A group of people planting plants on a steep hillside.One of the reasons for making our site fast and reliable is so that people can spend less time at the computer, get their research done quickly, and spend more time outdoors working to protect and restore our ecosystems! Photo from U.S. Bureau of Land Management, Public Domain, Source.

Our behind-the-scene software upgrades are only one of many ways we promote efficiency, but they are an important part.

Go and enjoy the site on our new server!

Archive of All Blogs

More Databases Linked & Search Improvements for Scientific Names, July 9th, 2024

Choosing The Best Common Names For Plants: Challenges & Solutions, April 19th, 2024

Range Map & Taxonomic Update Progress, January 31st, 2024

Giving Thanks To Everyone We Rely On, November 22nd, 2023

Thinking More Deeply About Habitat, April 5th, 2023

2022 Year-End Summary: Successes & New Goals, February 15th, 2023

New Databases Linked: Flora of North America & NatureServe Explorer, November 11th, 2022

All Range Maps 2nd Generation, Taxonomic Updates, & Fundraising Goal Met!, September 29th, 2022

More Range Map Improvements, POWO Interlinking, And Notes Fields, June 7th, 2022

Ecoregion-Based Plant Lists and Search, March 30th, 2022

Progress Updates on Range Maps and More, February 10th, 2022

The Vision for bplant.org, December 9th, 2021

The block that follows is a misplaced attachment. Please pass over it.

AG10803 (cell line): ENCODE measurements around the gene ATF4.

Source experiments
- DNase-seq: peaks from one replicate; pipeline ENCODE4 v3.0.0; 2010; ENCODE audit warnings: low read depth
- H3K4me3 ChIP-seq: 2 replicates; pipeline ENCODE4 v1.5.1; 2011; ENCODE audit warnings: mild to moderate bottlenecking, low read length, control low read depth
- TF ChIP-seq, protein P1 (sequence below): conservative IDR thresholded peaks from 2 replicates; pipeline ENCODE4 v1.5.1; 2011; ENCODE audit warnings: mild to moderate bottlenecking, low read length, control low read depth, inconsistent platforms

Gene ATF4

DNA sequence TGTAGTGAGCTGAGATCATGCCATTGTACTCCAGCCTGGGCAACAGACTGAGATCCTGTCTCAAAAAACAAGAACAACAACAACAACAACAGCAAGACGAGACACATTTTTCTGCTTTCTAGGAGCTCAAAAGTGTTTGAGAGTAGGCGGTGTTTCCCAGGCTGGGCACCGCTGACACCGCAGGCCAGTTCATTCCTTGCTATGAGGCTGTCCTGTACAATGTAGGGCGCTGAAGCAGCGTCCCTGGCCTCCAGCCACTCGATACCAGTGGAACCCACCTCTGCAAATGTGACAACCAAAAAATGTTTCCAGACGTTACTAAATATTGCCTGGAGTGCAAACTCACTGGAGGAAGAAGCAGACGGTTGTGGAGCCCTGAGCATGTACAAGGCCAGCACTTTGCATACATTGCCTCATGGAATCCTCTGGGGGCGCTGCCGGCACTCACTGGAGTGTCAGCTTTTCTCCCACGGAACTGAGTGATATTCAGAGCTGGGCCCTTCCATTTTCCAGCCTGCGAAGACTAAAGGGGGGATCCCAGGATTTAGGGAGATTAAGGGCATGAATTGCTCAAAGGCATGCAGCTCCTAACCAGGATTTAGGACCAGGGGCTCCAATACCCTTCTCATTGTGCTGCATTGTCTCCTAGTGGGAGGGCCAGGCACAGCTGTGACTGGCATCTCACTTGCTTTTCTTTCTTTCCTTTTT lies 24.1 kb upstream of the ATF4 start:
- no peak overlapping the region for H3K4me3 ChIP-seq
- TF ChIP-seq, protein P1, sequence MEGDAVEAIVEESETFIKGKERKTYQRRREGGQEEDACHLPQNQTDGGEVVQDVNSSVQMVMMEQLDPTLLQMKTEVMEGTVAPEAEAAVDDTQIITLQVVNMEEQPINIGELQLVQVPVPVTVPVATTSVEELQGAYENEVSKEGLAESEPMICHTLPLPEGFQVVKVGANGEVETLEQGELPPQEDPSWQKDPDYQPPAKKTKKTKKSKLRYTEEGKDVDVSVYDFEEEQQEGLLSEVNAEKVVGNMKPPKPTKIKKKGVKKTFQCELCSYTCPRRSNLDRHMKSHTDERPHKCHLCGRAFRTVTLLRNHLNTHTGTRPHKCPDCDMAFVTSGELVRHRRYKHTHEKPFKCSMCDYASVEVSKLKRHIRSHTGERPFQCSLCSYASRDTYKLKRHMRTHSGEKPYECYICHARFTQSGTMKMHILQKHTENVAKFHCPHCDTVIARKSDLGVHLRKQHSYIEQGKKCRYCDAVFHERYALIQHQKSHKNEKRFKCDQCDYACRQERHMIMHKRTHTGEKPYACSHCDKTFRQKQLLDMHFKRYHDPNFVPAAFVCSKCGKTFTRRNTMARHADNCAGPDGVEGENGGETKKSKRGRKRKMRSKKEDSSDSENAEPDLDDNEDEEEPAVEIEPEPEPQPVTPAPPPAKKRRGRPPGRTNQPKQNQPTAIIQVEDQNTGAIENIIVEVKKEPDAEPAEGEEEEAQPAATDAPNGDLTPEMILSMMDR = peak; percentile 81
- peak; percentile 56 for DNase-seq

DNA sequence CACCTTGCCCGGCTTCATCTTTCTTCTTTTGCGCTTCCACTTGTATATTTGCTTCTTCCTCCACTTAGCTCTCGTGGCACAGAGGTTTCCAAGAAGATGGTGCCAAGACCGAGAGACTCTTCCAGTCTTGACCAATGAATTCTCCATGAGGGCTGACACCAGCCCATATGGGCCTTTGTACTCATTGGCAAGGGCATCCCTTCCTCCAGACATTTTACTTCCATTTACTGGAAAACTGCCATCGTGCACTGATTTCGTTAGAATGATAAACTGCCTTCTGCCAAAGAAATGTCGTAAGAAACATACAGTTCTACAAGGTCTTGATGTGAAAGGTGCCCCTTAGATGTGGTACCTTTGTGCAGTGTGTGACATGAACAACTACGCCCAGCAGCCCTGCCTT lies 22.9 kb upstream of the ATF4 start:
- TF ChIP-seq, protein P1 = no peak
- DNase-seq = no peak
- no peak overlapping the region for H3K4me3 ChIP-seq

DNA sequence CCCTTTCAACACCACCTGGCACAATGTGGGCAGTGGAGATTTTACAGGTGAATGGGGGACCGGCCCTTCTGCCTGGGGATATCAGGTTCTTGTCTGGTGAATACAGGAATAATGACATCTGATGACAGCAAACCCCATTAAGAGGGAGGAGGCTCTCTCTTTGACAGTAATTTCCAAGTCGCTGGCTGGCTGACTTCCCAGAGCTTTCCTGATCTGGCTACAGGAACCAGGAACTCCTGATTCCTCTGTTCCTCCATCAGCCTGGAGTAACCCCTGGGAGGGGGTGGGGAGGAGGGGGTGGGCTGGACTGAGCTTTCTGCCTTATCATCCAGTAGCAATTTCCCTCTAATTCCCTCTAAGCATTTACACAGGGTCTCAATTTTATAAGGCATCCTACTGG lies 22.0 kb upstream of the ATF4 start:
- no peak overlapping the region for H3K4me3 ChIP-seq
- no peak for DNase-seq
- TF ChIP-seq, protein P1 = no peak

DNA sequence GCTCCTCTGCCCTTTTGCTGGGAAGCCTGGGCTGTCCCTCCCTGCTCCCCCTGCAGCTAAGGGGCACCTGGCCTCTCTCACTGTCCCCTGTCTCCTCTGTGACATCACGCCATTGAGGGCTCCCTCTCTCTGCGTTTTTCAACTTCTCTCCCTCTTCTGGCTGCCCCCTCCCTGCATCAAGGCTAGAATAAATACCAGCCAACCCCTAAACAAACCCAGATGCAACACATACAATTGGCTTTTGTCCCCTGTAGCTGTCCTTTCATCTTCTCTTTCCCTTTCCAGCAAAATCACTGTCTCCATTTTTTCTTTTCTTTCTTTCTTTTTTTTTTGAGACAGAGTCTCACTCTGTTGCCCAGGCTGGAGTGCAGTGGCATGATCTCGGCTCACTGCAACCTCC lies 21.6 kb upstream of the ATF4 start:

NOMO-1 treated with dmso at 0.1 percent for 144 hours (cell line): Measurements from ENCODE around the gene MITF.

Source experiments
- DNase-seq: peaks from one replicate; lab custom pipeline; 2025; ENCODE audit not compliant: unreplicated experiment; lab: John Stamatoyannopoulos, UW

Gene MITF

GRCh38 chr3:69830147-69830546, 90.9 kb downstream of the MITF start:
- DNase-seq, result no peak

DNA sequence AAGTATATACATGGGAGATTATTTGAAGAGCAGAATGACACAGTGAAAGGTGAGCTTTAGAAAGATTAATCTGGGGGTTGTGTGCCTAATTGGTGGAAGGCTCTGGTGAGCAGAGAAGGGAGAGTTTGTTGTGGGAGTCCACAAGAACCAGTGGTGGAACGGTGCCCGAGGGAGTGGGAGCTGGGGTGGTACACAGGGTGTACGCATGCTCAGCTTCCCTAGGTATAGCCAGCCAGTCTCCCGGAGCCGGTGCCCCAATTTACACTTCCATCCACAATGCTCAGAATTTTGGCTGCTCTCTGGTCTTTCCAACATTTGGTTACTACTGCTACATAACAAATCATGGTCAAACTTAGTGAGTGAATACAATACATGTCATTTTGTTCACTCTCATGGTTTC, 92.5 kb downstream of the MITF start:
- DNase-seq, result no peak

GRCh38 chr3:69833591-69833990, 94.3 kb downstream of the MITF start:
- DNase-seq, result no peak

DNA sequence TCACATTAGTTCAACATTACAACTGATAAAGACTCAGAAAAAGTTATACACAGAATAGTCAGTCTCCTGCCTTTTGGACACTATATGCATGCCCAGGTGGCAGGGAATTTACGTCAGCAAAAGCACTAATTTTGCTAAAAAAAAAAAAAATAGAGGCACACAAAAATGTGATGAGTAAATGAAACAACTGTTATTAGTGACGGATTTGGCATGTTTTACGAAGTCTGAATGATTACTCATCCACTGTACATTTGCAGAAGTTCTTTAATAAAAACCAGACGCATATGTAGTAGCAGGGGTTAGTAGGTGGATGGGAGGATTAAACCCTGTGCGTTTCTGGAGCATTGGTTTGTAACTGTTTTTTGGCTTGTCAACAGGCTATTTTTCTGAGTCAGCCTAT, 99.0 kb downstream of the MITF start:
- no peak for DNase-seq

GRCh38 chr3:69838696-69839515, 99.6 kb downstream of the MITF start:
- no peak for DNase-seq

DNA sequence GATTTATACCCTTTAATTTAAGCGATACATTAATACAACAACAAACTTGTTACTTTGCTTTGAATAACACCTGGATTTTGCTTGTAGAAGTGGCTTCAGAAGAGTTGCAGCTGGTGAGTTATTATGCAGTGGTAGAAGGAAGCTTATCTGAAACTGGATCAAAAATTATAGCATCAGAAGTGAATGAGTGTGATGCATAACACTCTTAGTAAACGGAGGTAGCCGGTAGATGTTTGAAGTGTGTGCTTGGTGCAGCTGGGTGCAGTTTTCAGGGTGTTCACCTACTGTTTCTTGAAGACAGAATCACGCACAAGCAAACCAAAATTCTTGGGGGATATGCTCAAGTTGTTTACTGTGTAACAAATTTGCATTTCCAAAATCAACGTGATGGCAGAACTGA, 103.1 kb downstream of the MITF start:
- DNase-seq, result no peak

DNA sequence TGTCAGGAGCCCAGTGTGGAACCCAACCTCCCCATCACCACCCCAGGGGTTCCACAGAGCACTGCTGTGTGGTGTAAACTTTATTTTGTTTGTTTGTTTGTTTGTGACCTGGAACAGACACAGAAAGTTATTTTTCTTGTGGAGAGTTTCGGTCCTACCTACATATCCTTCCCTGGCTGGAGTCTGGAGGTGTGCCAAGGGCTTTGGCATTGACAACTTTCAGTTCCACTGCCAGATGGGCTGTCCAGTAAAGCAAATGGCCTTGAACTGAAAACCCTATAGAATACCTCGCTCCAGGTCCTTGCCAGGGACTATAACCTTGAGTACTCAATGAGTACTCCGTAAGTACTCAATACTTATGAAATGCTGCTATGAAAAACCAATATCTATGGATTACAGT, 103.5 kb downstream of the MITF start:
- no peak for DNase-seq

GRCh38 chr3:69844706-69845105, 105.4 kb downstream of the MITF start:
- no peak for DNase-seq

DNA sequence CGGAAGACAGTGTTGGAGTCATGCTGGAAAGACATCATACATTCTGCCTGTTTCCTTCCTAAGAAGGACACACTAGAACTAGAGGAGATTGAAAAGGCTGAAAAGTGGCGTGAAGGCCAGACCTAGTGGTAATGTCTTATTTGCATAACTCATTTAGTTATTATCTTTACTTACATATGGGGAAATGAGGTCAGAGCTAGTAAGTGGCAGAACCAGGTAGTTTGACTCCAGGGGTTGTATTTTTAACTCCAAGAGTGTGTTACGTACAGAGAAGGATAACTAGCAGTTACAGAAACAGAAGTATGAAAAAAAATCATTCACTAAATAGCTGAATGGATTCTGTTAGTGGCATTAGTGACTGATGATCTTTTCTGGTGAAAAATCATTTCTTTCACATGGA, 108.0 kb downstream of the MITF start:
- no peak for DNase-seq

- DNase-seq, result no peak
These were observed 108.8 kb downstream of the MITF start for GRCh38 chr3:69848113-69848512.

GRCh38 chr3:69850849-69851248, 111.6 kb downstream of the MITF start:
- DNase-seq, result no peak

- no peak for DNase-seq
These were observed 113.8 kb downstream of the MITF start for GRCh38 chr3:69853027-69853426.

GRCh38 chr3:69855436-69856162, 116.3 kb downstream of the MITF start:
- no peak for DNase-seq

New Server: Software & Hardware, August 30th, 2021

More & Improved Plant Range Maps, July 19th, 2021

A Control Section for Invasive Plants, April 15th, 2021

Progress Bars & State Ecoregion Legends, March 11th, 2021

Our 2020 Achievements, February 9th, 2021

Interlinking Databases for Plant Research, November 11th, 2020

A New Homepage, Highlighting Our Articles, July 29th, 2020

A False Recovery, But North Carolina's Ecoregions are Complete!, June 9th, 2020

We're Back After COVID-19 Setbacks, April 3rd, 2020

Help Us Find Ecoregion Photos, February 27th, 2020

What We Achieved in 2019, December 30th, 2019

Plant Comparison and ID Guides, October 30th, 2019

We Are Now Accepting Donations, October 14th, 2019

US State Ecoregion Maps, New Footer, Ecoregion Article Progress, and References, September 19th, 2019

Tentative Range Maps of Native Plants, August 12th, 2019

Ecoregion Locator and Interactive Maps, July 10th, 2019

Using Ecoregions Over Political Boundaries, May 13th, 2019

How We Handle Wild vs Cultivated Plants, April 16th, 2019

A Blog To Keep People Updated On Our Progress, April 8th, 2019